How the Keystone XL Pipeline will reshape the energy landscape

The Obama administration has granted preliminary approval to the Keystone Pipeline, the controversial 1,900-mile project that would carry crude oil from Alberta, Canada, to refineries along the Gulf Coast.

The final decision is expected to be announced by President Donald Trump later this month.

The pipeline has drawn a sharp response from environmental groups who say the project is a threat to the health of the Gulf of Mexico and threatens to destroy the wildlife and habitat of many tribes.

The U.S. Army Corps of Engineers is now assessing the environmental impact of the pipeline, which will connect the Bakken shale of North Dakota to Texas refineries.

The project would run through oil-rich oil fields in North Dakota, South Dakota and Iowa.

The proposed route would include the northern border of Montana, where the Standing Rock Sioux Tribe and their allies are protesting the construction of the Keystone project.

The tribes and other environmental groups have long been calling for the pipeline to be reversed to create an environmentally safe corridor for oil production.

But a number of other groups and some industry experts have raised concerns about the impact on the health and health of wildlife.

The Pipeline and Hazardous Materials Safety Administration (PHMSA) on Monday said it was reviewing the environmental assessment of the project.

“The Pipeline and Hazards Assessment is required to determine whether there are any environmental risks associated with the proposed pipeline construction,” the agency said in a statement.

“Based on this review, we have determined that the safety and health impacts of the proposed Pipeline and Explosives Safety Administration Pipeline in the U.M.S.,” the statement said. “

The Environmental Protection Agency (EPA) is reviewing the pipeline as well. “

Based on this review, we have determined that the safety and health impacts of the proposed Pipeline and Explosives Safety Administration Pipeline in the U.M.S.,” the statement said.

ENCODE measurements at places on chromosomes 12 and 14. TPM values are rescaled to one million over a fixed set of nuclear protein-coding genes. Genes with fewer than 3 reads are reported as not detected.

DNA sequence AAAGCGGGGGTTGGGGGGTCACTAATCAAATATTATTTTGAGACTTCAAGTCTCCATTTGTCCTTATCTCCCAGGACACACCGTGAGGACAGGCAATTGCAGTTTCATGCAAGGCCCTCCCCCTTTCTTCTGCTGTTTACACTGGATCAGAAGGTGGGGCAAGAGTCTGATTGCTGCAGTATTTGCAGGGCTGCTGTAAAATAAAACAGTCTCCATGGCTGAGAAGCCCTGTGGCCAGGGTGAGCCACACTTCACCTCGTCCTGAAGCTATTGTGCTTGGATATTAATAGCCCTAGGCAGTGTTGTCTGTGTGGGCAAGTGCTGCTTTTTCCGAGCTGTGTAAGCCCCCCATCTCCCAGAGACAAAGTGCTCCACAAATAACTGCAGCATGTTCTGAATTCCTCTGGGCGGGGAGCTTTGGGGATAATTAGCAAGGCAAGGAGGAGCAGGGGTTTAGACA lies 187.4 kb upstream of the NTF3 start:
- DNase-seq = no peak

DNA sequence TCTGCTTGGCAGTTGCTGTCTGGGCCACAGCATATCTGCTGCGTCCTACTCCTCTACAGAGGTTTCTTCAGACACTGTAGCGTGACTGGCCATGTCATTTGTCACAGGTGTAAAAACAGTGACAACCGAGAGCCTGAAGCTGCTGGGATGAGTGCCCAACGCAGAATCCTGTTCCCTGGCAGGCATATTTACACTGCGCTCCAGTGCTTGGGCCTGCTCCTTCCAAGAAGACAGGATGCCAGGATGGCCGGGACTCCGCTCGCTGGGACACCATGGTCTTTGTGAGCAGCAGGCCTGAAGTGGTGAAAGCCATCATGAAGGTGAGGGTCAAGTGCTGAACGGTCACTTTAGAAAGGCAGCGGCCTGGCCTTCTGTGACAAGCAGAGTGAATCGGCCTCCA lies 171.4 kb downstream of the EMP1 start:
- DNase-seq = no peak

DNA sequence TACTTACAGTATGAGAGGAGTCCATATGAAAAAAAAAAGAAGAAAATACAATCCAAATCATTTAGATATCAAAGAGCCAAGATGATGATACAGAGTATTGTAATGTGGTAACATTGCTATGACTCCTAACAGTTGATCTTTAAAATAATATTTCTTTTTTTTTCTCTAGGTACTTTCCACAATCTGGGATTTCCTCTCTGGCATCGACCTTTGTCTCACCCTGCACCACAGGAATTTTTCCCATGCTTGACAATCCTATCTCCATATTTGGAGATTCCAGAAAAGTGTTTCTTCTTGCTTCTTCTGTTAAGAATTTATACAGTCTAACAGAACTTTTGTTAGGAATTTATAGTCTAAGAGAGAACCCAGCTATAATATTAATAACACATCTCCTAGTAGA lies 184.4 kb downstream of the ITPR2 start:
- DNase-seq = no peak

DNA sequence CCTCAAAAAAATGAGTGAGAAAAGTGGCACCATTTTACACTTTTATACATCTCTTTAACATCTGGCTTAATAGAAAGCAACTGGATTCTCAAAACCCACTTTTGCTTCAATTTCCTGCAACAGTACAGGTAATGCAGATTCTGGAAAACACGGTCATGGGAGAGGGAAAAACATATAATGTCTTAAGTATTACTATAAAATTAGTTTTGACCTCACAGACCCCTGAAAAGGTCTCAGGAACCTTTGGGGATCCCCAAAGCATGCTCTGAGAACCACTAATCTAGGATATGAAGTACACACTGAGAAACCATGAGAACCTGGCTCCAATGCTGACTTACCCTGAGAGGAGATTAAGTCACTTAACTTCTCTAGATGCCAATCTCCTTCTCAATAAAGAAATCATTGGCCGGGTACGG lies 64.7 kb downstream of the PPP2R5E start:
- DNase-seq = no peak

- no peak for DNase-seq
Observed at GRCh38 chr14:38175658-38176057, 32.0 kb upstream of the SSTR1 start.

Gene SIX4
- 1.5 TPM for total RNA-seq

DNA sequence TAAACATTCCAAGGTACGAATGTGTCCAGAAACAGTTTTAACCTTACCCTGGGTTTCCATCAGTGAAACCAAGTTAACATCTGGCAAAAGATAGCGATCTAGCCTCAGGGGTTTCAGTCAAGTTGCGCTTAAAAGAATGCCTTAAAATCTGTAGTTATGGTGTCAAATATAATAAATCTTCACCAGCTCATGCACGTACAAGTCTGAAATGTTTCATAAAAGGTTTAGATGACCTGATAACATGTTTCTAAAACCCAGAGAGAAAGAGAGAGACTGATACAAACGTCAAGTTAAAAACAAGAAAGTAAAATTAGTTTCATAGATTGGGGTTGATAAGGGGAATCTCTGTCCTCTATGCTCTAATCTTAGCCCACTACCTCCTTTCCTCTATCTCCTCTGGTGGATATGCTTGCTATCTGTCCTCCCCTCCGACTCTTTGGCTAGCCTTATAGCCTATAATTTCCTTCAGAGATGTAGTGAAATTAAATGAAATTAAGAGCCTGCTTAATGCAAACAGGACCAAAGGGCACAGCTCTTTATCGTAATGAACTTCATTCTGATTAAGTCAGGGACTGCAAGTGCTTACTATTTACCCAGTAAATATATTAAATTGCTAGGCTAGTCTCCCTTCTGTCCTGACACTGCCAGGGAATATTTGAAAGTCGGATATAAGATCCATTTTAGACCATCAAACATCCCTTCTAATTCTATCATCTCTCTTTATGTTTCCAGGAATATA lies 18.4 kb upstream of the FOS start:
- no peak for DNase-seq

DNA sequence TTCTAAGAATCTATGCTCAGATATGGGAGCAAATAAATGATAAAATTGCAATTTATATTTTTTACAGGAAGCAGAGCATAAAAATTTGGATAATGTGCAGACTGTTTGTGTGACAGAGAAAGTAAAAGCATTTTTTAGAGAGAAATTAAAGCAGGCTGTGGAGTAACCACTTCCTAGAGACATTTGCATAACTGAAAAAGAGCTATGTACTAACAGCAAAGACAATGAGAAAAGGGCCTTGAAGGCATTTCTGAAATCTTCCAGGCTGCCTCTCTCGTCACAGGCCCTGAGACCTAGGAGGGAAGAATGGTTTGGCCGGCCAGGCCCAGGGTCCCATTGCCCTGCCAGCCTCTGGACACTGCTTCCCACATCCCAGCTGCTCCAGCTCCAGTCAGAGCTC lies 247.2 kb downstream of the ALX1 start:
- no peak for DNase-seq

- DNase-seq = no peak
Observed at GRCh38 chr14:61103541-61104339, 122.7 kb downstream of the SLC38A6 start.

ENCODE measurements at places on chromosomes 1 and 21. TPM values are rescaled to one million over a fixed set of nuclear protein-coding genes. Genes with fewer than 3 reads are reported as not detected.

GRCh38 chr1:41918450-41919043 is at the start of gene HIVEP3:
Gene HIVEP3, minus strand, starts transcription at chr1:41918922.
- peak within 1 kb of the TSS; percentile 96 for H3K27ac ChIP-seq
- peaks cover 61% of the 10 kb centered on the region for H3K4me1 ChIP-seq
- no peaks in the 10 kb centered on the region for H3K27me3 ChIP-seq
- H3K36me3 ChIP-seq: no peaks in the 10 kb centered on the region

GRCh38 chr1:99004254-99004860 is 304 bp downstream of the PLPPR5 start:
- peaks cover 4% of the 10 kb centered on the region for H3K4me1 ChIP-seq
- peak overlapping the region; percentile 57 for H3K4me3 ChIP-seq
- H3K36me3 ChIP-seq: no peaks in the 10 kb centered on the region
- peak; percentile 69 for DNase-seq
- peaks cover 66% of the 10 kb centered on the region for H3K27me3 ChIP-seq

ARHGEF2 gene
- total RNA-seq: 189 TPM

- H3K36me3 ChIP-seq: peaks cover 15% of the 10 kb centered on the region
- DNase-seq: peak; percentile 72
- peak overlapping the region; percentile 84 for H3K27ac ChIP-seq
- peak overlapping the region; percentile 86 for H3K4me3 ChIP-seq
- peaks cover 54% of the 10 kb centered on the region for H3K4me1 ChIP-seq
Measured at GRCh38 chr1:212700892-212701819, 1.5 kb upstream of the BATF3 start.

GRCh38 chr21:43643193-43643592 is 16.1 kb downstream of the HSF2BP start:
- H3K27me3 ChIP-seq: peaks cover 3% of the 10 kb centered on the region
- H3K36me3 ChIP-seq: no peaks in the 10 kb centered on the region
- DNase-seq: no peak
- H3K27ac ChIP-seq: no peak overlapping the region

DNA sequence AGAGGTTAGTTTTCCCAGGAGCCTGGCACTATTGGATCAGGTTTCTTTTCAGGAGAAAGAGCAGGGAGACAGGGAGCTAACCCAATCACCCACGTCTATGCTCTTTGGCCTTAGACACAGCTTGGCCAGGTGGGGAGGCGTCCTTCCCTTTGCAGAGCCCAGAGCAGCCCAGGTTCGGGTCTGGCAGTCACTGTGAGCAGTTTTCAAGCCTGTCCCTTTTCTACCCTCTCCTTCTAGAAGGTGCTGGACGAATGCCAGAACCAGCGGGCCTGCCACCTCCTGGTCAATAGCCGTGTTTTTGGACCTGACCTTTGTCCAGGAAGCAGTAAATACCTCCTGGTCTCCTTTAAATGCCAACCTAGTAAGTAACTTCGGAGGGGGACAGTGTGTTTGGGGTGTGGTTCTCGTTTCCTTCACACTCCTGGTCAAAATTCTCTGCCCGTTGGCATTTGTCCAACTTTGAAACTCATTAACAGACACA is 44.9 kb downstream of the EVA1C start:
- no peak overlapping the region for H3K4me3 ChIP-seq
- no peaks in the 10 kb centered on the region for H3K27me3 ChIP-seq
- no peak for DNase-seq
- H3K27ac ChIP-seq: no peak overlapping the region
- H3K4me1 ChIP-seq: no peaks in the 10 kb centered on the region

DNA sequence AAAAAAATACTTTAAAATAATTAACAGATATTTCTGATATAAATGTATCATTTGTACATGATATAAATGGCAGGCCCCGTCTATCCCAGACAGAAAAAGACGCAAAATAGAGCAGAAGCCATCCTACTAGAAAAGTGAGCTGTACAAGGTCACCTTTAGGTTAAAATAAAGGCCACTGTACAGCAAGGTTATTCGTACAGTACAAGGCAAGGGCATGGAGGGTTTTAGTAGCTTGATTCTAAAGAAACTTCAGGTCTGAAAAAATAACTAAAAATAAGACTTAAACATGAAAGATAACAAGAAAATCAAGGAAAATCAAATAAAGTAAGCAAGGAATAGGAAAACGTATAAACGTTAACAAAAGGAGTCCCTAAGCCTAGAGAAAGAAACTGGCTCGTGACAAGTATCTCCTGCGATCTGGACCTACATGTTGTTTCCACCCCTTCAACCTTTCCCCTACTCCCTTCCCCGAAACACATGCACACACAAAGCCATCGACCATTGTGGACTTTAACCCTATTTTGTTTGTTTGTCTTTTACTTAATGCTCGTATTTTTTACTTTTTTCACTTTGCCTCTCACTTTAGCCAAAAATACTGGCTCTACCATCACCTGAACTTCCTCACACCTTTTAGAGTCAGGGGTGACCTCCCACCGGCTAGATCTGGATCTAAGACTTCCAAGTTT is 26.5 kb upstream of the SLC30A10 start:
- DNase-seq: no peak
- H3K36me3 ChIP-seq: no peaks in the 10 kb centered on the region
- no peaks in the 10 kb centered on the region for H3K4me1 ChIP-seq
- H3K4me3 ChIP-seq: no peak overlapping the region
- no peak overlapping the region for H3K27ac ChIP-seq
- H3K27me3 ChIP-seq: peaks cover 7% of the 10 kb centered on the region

The Environmental Protection Agency (EPA) is reviewing the pipeline as well.

“In addition to the final environmental assessment, the agency has received and is reviewing additional data that we have received that includes data on pipeline safety, and we are considering all the information and data we have as we conduct this review,” a EPA spokesperson said in an email to The Associated Press.

The EPA has not yet released the final report, but it has said it will issue an interim report in the coming months.

EPA spokeswoman Gina Cernovich said in the statement that the agency was considering whether to consider additional data, such as the impacts on wildlife, as it considers the project’s impacts.

The Keystone XL pipeline would carry a total of 830,000 barrels of oil a day from Alberta to refiners along the U:S.

Gulf Coast, the United States’ second-biggest export market.

The 1,944-mile line would cross several tribes, including the Standing Sioux Tribe, the Dakotas, and the Navajo Nation.

The tribe and other environmentalists are concerned that the pipeline would destroy wildlife habitat and kill the Standing Sunflower, an endangered native American bird.

In April, the U of M’s Institute of Indian and Tribal Affairs (IISSA) issued a statement saying that the Standing Stone Sioux Tribe “strongly believes that the Keystone pipeline poses an unprecedented threat to its health and safety.”

“We believe the Keystone and other pipeline projects pose a risk to our health and the health status of our tribal lands,” the statement read.

“It is critical that our land be protected from the pipeline and the pipeline is not permitted.”